A mysterious source in space sends 1,652 radio signals in 47 days

A mysterious source in space sends 1,652 radio signals in 47 days

fast radio blasts
FAST radio telescope in China. picture: Xinhua News Agency/contributor

via Getty Images

Of all the mind-blowing phenomena in the universe, there are few like fast radio bursts (FRBs). Since the scientific community first identified them in 2007, these mysterious radio signals from the void of space have captured scientists searching for their source. Especially since some are repeating themselves and showing an activity that is difficult to explain.

Today, a second analysis of the first-ever FRB iteration – FRB 121102, first observed in 2012 – is revealing some interesting new information. An international scientific team recorded 1,652 radio streams from the mysterious source in just 47 days, According to the study published in temper nature advance this month. This activity is the largest ever recorded from a FRB source, with 122 bursts recorded in one hour.

The magnitude of the discovery is impressive: the total number of FRBs previously recorded from this source was only 349. “This is the largest single-source sample of FRBs ever collected.” Explained by e-mail Dr. Bing Zhang, professor of physics and astronomy at the University of Nevada, Las Vegas, and co-author of the study.

The observations were made between August 29 and October 29, 2019 with the 500-meter Aperture Spherical Telescope (FAST) in China, allowing the science team to identify radio bursts of FRB 121102 like never before. But this discovery, while narrowing the field of possibilities, complicates the search for the true source. The large number of discoveries has allowed researchers to focus on indices of periodicity, or quasi-periodicity, that is, on the patterns of repeating signals that point to a single rotating source, such as a pulsar. They did not find one.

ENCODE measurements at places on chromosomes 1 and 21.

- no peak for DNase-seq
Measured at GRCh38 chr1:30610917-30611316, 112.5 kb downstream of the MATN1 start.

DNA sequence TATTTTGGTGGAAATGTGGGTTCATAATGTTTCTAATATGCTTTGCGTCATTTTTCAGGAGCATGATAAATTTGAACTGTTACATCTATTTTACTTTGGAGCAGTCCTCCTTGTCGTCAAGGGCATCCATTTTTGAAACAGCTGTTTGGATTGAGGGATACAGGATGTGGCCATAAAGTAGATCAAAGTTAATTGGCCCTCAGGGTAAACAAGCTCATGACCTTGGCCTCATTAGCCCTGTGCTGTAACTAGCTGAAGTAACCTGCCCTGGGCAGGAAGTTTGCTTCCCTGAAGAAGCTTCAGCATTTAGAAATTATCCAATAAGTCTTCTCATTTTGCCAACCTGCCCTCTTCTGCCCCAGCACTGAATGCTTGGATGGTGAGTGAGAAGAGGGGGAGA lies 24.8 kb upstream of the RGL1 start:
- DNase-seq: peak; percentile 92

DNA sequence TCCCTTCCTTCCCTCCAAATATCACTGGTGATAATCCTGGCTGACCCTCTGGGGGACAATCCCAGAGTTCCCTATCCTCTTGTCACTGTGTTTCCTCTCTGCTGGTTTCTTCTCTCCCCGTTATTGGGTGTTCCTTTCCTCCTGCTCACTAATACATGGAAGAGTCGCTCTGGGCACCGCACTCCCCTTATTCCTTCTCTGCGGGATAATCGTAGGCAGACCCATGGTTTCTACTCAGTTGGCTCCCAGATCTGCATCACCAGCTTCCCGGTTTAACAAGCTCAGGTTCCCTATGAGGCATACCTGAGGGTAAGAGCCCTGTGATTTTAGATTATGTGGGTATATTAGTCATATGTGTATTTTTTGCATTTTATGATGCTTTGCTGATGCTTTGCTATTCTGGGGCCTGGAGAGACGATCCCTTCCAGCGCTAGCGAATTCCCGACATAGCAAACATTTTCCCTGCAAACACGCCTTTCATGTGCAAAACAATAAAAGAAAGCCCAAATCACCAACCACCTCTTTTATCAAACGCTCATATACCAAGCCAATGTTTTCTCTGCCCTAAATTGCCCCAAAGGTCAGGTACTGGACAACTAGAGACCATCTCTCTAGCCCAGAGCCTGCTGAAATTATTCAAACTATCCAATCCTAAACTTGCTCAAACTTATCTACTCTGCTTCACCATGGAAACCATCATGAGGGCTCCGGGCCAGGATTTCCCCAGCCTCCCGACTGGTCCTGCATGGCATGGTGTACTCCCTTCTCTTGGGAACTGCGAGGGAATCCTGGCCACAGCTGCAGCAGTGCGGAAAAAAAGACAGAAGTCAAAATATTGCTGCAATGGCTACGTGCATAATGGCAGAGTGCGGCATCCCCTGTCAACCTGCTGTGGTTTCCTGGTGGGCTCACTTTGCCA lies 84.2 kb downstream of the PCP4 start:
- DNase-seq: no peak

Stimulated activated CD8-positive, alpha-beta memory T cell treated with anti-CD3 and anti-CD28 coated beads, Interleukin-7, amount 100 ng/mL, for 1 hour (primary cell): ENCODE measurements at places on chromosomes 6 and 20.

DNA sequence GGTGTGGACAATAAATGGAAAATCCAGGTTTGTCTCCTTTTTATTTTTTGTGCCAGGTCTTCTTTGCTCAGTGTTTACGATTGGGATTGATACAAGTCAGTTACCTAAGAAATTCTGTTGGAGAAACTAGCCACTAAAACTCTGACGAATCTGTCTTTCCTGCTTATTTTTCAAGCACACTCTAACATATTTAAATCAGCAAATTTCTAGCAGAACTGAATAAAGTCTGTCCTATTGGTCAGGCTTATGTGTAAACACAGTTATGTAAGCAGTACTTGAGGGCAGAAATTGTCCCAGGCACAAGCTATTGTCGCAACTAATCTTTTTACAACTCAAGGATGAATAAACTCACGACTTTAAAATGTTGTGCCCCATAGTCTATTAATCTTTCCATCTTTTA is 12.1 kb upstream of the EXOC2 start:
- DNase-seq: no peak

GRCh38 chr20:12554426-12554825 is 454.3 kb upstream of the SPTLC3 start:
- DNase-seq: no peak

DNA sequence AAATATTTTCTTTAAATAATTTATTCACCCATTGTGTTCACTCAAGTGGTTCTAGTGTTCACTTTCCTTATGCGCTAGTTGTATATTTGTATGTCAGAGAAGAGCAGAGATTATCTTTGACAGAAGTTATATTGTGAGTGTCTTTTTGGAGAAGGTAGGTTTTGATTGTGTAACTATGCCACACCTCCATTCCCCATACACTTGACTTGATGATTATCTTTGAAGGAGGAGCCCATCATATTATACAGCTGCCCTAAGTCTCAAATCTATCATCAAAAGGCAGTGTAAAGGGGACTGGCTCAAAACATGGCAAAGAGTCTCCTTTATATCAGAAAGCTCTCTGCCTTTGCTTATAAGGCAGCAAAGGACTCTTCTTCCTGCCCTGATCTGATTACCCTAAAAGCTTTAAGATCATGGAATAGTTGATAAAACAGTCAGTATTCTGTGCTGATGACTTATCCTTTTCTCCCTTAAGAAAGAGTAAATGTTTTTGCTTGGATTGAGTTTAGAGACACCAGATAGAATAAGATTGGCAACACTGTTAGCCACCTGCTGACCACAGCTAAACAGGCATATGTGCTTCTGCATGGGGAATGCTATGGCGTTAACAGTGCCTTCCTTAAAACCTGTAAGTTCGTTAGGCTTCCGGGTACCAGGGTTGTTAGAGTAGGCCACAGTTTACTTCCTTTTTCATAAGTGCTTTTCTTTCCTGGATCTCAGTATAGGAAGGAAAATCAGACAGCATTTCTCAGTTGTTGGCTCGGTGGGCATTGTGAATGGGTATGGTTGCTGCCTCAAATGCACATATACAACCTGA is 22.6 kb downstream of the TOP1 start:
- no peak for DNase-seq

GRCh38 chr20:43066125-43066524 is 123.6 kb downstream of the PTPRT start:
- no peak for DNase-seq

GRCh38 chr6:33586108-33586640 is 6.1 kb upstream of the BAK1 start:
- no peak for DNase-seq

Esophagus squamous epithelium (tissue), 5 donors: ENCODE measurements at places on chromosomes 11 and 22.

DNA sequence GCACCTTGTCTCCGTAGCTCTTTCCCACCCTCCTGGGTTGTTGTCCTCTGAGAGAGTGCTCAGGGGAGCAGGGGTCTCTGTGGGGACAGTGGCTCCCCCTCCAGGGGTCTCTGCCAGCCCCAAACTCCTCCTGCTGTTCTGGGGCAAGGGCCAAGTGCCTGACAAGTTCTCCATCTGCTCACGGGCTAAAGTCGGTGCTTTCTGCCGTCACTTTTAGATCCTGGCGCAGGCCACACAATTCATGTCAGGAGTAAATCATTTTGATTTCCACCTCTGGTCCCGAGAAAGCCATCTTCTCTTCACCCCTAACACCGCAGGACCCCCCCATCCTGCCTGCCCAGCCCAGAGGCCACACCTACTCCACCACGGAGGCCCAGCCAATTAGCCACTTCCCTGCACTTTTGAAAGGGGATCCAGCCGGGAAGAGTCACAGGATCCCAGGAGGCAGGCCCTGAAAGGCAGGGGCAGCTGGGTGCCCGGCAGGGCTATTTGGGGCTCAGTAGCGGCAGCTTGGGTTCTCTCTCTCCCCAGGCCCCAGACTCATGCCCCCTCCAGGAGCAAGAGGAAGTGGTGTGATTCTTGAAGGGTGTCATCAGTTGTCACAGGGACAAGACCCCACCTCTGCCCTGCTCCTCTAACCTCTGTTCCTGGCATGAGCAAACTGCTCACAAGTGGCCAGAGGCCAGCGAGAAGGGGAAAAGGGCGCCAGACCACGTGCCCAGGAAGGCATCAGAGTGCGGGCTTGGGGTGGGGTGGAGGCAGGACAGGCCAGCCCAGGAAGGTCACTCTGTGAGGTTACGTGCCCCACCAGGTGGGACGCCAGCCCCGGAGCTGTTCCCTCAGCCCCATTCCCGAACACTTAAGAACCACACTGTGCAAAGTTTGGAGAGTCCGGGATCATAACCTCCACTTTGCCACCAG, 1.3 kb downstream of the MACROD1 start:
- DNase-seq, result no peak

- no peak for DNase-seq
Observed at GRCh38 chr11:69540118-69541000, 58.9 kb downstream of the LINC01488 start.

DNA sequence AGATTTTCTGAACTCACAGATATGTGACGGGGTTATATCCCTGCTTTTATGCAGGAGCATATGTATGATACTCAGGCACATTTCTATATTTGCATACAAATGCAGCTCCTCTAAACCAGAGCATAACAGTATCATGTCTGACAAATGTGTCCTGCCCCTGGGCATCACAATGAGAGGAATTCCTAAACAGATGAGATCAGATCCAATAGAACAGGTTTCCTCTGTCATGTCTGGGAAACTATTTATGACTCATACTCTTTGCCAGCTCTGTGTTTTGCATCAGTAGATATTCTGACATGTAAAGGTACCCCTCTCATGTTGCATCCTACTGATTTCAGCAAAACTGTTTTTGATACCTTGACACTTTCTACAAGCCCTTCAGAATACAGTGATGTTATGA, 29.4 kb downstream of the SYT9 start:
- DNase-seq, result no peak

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“There may be more than one mechanism causing FRB, but observations must be made on other frequent sources to confirm this hypothesis,” Zhang wrote. Since FRB 121102 is an example of an active recurring FRB, these effects are still true for any recurrent FRB in general. ”

However, Zhang notes that their study dispels one of the most popular theories about the origin of FRBs.

He writes: “The main explanation model for FRBs includes magnetite stars, neutron stars with a very strong magnetic field.” There are two versions: in the first, the magnetosphere of the ferromagnetic would be responsible for the emission of FRBs; In the second, FRBs are generated by shocks coming from a point far from the magnetosphere. The new observations cascade the second model, which is very inefficient at generating bursts. Since we have a large number of bursts in a very short period of time – some of which are only a few seconds apart – it is practically impossible for the second model to work. Our results indicate that the bursts are more likely to be produced by the magnetosphere than by magnetars, assuming that magnetars are indeed the source of the frequent FRBs. “

We already know a lot about FRB 121102 because it is the first repeating FRB ever discovered. For example, we know it has an active phase followed by 67 days of inactivity. We also know that it comes from dwarf galaxy, in a star-forming region three billion light-years away. But as the new study shows, what we know about this mysterious radio source certainly isn’t enough just yet.

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“My team is using the FAST radio telescope to observe other frequent FRBs and amassing exciting and unexpected results,” Zhang concludes. Keep listening! “

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